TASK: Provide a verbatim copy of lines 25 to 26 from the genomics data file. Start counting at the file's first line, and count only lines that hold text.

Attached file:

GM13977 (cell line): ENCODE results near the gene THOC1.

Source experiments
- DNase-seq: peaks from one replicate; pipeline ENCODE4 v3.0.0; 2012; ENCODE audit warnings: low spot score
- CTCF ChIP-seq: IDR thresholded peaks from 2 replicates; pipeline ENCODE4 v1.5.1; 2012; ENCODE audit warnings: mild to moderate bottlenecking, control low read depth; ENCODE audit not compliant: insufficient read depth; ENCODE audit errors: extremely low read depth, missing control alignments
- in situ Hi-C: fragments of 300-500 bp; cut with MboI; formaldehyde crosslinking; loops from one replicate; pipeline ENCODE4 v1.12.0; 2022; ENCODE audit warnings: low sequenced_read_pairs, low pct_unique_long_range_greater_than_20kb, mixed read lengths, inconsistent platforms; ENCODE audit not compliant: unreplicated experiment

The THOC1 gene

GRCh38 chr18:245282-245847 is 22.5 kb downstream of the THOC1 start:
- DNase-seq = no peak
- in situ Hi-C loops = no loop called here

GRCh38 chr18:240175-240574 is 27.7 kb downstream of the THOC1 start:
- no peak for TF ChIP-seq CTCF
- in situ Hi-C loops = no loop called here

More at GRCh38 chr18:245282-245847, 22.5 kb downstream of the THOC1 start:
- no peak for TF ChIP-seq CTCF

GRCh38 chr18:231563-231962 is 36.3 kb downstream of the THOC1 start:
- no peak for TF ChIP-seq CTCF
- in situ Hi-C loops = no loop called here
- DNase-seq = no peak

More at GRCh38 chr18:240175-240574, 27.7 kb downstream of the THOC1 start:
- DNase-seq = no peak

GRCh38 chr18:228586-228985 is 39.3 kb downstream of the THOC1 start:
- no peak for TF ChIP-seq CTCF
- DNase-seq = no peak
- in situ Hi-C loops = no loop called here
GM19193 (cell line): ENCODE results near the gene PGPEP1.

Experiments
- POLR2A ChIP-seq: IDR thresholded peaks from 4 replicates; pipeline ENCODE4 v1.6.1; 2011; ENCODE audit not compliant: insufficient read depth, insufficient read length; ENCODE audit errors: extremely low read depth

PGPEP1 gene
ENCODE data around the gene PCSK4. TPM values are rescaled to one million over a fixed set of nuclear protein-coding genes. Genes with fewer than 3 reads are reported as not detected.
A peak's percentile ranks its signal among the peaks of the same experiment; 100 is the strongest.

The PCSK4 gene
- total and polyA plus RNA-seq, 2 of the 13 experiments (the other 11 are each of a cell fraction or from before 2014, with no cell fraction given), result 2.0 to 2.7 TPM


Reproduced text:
GM19193 (cell line): ENCODE results near the gene PGPEP1.

Experiments